Damon Runyon Researchers

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Mira A. Patel, MD

One of the leading causes of death from cancer is metastasis, or when cancer spreads from its original tissue to other parts of the body. A gene that all humans carry, called Apolipoprotein E (APOE), plays a role in how our bodies respond to cancer, including risk of metastasis. The gene comes in one of three forms: APOE2, APOE3, or APOE4. Individuals who carry APOE2 tend to fare worse when diagnosed with melanoma, while those who carry APOE4 tend to have a much lower risk of melanoma metastasis and a much better chance of survival. (Those who carry APOE3 fall somewhere in between.) Dr. Patel is researching how APOE expression in immune cells either promotes cancer targeting, as in the case of APOE4, or cancer cell survival, as in the case of APOE2. With a better understanding of how the APOE gene affects the body's response to cancer, she hopes to improve cancer therapy by tailoring treatment to the form of APOE each patient carries.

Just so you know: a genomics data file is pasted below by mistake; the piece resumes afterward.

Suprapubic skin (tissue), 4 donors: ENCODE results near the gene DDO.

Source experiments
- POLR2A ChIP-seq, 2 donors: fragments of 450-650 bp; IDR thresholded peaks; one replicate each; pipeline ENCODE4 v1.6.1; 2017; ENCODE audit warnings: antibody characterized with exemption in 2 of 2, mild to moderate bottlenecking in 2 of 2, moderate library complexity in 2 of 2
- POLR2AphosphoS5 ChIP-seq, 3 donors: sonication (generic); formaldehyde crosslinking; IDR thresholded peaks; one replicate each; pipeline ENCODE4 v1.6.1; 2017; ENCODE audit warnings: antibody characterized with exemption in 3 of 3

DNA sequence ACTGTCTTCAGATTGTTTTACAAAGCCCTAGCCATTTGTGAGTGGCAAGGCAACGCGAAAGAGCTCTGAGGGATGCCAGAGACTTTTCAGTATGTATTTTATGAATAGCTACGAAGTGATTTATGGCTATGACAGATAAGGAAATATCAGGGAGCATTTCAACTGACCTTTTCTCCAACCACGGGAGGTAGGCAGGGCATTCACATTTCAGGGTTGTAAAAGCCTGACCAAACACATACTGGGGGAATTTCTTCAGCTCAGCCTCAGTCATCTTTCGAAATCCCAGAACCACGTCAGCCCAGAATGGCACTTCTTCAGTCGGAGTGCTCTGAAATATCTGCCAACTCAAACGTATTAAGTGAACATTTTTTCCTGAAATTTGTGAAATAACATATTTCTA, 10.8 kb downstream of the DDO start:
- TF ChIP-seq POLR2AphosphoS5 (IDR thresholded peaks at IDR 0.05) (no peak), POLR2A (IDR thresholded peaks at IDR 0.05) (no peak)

Project title: "Molecular mechanisms of human APOE-mediated myeloid cell modulation in cancer"
Institution: The Rockefeller University
Award Program: Physician-Scientist
Sponsor(s) / Mentor(s): Sohail F. Tavazoie, MD, PhD
Cancer Type: Skin
Research Area: Tumor Immunology